I may like to dress up, cover my eyes at the scary parts of movies, and am pretty bad at most sports but I am not afraid to work hard or get dirty, I am more than capable of standing up for myself, fighting for what’s right, and having fortitude in the face of adversity. Every day I become more and more comfortable with having the unpopular opinion, the unexpected identity, and standing on my own two feet when people tell me I am not who I know that I am. I may be reserved and quiet at first glance but I know what I want and I am not afraid to say it. I am 100% feminine and, despite popular opinion, this femininity is evidence that I am capable to withstand anything the world throws my way because without this capacity, people like me with a feminine experience wouldn’t even exist. Our survival is what makes us unique and also what gives us our infinite power. I am proud that as a brown, queer, feminine woman, I have inherited and earned this strength and can share my unique experience with others of the femme persuasion.

This essay was written for She Cult’s Fall 2016 E-zine. She Cult is a collective for feminine-of-center queer people based out of Emerson College.

 

Carol's Daughter

OMG, I’m Gay!

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When did you realize you were gay? That’s the question that many people who identify as queer have probably heard at least once in their lives. It’s an odd question because no one asks straight people when they realized they were straight. Nonetheless, many of us rack our brains trying to figure out the exact moment that we realized that we were attracted to the same sex. For some people it’s easy. For others, not so much. For everyone, it is a crucial tidbit of information because without this informational badge of honor, can you really consider yourself gay? People, gay and straight, are just now getting the memo that sexuality and gender are both on a spectrum and can change for each individual person throughout their lives, although it may not necessarily. Until this idea really hits home though, many of us queer people struggle to pinpoint exactly when the “gay revelation” happened to us.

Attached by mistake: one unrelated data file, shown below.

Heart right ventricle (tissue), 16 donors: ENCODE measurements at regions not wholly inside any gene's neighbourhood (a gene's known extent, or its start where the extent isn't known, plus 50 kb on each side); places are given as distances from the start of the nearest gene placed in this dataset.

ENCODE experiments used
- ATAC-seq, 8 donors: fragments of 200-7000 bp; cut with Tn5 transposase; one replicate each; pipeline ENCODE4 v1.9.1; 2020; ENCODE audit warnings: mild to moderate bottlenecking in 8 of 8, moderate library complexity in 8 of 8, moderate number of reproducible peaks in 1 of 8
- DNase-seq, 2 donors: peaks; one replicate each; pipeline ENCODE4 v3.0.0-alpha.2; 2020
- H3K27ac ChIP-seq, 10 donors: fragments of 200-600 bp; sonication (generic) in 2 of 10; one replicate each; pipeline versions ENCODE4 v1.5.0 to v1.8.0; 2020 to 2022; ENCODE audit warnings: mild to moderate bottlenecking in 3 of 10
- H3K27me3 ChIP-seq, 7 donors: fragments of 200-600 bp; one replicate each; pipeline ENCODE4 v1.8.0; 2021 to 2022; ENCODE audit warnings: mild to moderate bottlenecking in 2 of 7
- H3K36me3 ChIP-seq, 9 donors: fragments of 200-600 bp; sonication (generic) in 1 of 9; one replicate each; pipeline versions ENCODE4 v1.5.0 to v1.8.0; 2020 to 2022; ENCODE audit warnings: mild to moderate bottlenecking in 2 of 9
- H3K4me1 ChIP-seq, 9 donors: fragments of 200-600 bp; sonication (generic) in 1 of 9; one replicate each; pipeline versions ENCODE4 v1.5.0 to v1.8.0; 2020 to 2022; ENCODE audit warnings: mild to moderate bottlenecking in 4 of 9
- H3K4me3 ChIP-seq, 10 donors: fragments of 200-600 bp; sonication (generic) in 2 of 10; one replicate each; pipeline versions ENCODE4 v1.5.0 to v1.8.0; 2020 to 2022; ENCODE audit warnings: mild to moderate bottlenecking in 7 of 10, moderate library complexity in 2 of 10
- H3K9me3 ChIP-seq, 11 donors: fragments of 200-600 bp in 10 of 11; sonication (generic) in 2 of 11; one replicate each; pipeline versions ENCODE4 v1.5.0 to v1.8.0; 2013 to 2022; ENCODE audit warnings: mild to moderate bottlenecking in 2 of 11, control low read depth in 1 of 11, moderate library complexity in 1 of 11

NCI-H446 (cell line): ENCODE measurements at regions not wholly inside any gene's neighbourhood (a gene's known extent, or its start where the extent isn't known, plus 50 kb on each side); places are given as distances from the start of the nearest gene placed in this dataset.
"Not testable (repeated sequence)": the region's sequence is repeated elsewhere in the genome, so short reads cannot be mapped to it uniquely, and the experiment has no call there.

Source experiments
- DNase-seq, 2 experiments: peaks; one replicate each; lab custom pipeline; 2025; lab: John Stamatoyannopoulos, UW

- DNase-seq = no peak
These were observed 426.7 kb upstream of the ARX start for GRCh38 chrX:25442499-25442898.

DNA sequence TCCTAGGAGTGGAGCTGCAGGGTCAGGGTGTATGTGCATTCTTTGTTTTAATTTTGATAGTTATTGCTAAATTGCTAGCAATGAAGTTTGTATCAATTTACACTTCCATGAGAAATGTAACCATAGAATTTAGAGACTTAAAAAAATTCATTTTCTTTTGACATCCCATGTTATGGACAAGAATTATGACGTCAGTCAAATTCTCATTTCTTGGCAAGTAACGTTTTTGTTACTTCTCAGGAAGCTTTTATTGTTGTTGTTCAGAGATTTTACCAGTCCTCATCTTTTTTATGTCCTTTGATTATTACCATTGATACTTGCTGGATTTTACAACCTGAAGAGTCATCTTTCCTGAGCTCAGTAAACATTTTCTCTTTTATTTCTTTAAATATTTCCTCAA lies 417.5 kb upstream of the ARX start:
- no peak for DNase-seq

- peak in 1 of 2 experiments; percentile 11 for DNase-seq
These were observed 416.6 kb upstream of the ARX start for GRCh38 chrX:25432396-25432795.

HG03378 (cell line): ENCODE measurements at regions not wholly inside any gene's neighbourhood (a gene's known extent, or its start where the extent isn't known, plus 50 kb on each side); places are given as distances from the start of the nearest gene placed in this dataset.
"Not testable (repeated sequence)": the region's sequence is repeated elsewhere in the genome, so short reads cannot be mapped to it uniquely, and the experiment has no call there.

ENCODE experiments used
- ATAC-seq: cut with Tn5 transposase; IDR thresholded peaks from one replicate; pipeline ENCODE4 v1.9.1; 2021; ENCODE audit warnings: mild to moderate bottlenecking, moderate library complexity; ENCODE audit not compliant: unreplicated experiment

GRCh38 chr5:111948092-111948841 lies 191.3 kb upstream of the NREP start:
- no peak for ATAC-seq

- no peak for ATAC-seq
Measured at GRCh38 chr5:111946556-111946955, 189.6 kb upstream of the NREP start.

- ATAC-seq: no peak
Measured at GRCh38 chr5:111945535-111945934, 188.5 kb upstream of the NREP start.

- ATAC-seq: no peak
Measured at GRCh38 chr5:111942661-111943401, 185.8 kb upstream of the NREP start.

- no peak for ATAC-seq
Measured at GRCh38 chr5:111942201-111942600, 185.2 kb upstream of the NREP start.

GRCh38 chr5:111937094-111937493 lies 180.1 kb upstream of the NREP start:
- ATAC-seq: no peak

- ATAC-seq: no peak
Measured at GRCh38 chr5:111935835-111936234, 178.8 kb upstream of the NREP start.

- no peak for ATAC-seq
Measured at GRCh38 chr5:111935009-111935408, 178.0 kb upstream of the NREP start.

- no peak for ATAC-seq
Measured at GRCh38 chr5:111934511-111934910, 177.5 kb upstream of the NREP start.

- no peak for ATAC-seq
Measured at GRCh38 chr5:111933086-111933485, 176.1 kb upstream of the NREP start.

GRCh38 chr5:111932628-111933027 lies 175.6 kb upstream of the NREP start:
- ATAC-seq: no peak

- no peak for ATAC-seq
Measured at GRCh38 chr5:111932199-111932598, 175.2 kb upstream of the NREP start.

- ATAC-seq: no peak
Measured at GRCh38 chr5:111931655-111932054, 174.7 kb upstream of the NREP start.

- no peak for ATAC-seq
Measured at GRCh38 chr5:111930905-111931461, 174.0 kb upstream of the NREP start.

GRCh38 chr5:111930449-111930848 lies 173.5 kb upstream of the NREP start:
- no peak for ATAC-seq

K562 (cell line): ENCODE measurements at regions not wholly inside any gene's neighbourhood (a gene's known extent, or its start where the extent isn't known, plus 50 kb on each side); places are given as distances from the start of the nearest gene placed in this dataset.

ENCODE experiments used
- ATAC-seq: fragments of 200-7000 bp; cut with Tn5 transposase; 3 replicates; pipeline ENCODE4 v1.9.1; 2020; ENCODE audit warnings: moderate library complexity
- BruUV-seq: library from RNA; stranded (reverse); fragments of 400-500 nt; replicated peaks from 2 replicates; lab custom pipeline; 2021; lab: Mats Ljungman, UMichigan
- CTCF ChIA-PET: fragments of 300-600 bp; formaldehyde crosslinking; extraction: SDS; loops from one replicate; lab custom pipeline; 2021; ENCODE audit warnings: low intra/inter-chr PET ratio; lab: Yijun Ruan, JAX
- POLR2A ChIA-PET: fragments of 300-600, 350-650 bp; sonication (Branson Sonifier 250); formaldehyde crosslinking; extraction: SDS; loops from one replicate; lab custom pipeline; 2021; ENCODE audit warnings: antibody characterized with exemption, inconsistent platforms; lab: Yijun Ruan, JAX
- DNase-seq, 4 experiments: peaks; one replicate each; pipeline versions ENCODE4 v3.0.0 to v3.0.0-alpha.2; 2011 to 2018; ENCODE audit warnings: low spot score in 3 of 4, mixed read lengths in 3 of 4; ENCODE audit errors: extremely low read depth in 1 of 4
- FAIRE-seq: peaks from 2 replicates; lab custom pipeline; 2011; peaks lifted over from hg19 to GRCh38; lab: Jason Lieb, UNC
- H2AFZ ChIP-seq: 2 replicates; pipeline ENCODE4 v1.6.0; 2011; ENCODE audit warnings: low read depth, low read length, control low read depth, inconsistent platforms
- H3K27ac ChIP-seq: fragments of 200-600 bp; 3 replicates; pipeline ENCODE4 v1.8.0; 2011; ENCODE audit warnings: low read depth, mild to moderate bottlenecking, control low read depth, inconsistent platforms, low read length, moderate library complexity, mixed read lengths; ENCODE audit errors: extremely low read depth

To try to figure out when you knew you were gay is to assume there was a time that you didn’t know you were gay. But how can that be when people are born gay and there are some people who say that they knew they were gay from the day they were born? The reason is that this knowledge is subjective and extremely susceptible to societal norms. For example, if we don’t grow up with a context for being gay or, what’s worse, we don’t have an accurate representation of what makes a person queer, then coming to a place of realization can seem tricky. Continue reading